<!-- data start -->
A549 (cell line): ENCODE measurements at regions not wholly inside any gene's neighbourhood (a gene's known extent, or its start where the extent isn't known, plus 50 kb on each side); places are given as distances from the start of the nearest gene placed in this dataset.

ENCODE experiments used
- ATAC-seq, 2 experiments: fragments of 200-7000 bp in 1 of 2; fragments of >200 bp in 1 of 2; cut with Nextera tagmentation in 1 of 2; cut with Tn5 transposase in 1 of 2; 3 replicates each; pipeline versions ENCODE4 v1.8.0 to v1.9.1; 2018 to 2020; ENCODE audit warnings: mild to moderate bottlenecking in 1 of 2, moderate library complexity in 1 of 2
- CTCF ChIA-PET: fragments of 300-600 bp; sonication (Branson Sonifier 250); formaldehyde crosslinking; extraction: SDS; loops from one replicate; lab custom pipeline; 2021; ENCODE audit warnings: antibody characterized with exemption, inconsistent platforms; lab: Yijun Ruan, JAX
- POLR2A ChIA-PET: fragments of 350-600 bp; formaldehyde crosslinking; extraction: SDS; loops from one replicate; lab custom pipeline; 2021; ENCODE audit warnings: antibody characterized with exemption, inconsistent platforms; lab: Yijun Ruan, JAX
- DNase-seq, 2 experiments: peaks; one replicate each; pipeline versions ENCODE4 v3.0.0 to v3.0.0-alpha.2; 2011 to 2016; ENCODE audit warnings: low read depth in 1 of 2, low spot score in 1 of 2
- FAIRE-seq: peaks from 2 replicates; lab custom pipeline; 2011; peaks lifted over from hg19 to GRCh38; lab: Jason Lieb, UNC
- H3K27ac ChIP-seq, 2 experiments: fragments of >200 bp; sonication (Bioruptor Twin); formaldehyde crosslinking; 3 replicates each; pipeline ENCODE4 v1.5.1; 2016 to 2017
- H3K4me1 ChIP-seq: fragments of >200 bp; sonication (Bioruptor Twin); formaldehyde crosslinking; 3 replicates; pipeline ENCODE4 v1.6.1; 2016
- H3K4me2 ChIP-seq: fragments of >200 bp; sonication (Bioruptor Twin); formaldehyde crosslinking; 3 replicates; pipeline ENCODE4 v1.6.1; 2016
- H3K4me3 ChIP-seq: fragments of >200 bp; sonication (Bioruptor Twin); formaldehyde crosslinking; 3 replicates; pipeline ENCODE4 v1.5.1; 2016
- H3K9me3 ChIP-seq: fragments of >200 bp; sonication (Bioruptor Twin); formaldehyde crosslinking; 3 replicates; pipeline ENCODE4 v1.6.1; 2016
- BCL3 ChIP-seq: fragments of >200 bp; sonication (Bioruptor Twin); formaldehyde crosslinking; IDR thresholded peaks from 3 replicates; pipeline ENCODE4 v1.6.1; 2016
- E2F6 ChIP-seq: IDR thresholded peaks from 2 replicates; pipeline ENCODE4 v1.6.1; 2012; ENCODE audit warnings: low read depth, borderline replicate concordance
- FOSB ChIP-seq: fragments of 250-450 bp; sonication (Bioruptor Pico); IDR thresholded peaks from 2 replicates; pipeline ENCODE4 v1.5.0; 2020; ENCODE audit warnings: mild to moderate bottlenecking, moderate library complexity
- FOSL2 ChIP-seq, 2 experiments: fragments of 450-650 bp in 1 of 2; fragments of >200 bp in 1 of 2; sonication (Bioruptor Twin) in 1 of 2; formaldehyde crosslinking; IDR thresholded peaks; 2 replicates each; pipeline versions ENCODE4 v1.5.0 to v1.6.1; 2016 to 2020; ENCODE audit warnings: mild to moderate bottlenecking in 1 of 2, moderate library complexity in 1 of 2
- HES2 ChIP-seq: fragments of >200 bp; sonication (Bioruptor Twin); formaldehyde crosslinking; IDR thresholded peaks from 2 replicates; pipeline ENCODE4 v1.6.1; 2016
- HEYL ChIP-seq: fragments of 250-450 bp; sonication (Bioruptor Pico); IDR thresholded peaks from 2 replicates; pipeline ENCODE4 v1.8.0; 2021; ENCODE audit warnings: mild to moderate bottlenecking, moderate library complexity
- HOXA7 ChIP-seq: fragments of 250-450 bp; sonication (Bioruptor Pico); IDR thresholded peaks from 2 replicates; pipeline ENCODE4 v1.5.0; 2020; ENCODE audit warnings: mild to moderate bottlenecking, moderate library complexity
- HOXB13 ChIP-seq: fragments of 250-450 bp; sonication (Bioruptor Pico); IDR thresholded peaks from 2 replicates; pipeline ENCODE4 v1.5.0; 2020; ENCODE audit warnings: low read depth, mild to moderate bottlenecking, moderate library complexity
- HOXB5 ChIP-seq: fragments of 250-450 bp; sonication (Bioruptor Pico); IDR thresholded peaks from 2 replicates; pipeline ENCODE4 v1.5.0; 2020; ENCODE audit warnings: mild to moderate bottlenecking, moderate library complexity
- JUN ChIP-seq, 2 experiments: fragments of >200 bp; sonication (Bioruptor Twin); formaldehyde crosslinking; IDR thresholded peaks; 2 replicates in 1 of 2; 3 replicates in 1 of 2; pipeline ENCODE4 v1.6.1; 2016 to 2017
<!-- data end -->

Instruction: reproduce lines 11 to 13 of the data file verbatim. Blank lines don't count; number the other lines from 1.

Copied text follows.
- H3K4me3 ChIP-seq: fragments of >200 bp; sonication (Bioruptor Twin); formaldehyde crosslinking; 3 replicates; pipeline ENCODE4 v1.5.1; 2016
- H3K9me3 ChIP-seq: fragments of >200 bp; sonication (Bioruptor Twin); formaldehyde crosslinking; 3 replicates; pipeline ENCODE4 v1.6.1; 2016
- BCL3 ChIP-seq: fragments of >200 bp; sonication (Bioruptor Twin); formaldehyde crosslinking; IDR thresholded peaks from 3 replicates; pipeline ENCODE4 v1.6.1; 2016